"THE HUNCHBACK OF NOTRE DAME," through Aug. 8, Ellen Eccles Theatre, 43 S. Main, Logan (435-750-0300 or utahfestival.org); running time: 2 hours, 35 minutes (one intermission)
LOGAN — Victor Hugo’s story of the half-formed man hidden away in the bell towers of Notre Dame has been put to art in many forms, from silent movie to the 1996 Disney animated feature. Utah Festival Opera and Musical Theatre's "The Hunchback of Notre Dame" takes the message and tone of the original story and mixes in the songs from the Disney film (along with some new ones), with music by Alan Menken and lyrics by Stephen Schwartz.
One of the first notable positives of this production is the set, designed by Tim Case. The backdrop and scenic design of “Hunchback” is sumptuous and textured and utilizes the entire expanse of the huge Ellen Eccles Theatre stage. Chris Wood's lighting design also is a main player, and subtle changes of overall light, background light and use of spots adds much to “Hunchback.”
Throughout much of the play, a chorus of 20-plus fills the set, sometime in the form of the camp of gypsies, often the line of gargoyles that visit with and befriend the troubled Quasimodo. All chorus numbers are purposefully loud, rich and full-bodied and carry the experience from start to finish.
Ezekiel Andrew has the task of bringing the hunchback to life and making him the sympathetic hero that he is. Andrew was admirable in his presentation, never losing character and was penetrating with his solos, even when he might be climbing part of the set as the hunchback.
Antagonist in the story is Dom Claude Frollo, played by Kevin Nakatani. In a rare starring role, the durable Nakatani — in his 12th UFOMT season, but often as a supporting character — is a focal point and important cog in the entire story, start to finish. It should be noted that Nakatani also has critical moments in other productions this season, as the uncle of "Madama Butterfly" and two roles in both “The Pirates of Penzance” and "Rex."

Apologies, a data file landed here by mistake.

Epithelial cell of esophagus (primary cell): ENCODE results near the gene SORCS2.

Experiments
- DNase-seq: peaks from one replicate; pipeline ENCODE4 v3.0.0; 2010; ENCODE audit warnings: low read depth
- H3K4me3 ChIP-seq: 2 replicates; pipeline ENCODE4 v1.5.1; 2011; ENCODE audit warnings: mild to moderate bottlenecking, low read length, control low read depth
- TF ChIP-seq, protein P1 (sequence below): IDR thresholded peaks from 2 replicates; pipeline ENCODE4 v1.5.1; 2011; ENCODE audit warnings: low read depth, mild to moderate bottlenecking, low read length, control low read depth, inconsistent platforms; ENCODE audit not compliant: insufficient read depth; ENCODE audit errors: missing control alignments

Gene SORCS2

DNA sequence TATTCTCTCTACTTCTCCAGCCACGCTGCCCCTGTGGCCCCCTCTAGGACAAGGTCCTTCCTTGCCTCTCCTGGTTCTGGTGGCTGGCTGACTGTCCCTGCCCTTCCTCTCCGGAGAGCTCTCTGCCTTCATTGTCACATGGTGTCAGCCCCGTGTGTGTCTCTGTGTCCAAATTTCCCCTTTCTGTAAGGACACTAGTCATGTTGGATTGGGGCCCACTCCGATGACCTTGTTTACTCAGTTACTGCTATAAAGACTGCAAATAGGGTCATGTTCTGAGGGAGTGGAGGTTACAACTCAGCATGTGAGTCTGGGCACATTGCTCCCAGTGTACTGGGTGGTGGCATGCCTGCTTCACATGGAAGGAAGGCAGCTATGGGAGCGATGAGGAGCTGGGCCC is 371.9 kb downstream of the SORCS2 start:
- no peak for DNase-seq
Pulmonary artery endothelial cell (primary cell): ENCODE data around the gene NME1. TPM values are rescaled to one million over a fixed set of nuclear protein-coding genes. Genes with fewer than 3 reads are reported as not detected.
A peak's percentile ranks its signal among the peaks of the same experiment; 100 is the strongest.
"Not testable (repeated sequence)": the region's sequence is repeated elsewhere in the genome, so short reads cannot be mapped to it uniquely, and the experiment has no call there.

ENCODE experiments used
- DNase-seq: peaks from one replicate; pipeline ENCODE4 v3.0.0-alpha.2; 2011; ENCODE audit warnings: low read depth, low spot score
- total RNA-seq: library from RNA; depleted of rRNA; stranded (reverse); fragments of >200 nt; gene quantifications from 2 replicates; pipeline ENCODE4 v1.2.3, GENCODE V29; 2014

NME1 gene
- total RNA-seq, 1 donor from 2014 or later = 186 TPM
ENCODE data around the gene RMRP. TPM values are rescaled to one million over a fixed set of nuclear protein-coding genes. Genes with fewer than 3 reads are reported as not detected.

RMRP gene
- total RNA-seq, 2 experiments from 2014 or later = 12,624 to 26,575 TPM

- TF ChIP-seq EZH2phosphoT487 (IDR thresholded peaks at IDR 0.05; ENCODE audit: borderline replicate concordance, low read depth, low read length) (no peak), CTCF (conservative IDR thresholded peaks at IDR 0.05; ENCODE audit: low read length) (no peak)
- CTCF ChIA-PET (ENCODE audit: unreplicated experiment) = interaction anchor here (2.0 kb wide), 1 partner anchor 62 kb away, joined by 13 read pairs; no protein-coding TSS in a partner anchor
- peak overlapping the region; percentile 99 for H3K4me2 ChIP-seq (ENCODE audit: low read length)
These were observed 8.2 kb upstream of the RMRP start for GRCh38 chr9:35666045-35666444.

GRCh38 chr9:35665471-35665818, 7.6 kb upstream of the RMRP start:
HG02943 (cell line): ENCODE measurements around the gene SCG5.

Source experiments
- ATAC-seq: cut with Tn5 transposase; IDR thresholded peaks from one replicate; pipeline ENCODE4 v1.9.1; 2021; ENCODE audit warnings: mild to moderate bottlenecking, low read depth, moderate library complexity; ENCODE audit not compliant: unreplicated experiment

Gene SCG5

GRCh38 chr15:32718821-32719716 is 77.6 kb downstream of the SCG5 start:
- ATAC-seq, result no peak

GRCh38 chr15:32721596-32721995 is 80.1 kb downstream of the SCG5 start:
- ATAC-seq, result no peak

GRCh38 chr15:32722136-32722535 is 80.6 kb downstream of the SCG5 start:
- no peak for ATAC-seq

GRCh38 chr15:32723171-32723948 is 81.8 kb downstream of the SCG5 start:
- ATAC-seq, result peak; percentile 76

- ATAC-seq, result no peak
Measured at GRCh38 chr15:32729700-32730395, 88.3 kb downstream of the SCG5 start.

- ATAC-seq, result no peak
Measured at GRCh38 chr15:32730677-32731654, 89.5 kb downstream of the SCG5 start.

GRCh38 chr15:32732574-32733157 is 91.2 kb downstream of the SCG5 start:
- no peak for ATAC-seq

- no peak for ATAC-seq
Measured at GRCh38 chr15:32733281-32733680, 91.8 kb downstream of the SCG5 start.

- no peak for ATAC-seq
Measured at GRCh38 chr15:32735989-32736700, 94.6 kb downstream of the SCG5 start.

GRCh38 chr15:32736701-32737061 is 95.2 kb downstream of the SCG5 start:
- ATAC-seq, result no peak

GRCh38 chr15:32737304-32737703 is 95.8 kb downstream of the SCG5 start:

Nakatani, with his full bass tones and mean look in his eyes, is convincing as he portrays the archdeacon who keeps Quasimodo away from the Paris populace below the towering Notre Dame, while secretly lusting after the beautiful gypsy Esmeralda.
Jessica Gruver, as Esmeralda, is perfectly enchanting and her voice has a pleasant, soft roundness to complete her gypsie-with-a-heart-of-gold personality. Stefan Espinosa is noteworthy as Clopin Trouillefou, the leader of the gypsies, displaying strong vocals and his typical enthusiasm for his role.
Edward Brennan is strong and rich of voice and carries every note asked of Phoebus, captain of the guards. Brennan is an asset for the UFOMT cast this summer.
While “Hunchback” is not pitch perfect with every note or movement, the few flaws are easily overlooked, and the message shines through to create spirit and a full-bodied musical theater experience not to be missed.
Content advisory: "The Hunchback of Notre Dame" includes some mild and implied violence, depictions of death, and the only sexual content is one character who lusts from afar.
Jay Wamsley has been an observer of theater and the arts in Cache Valley for more than two decades.
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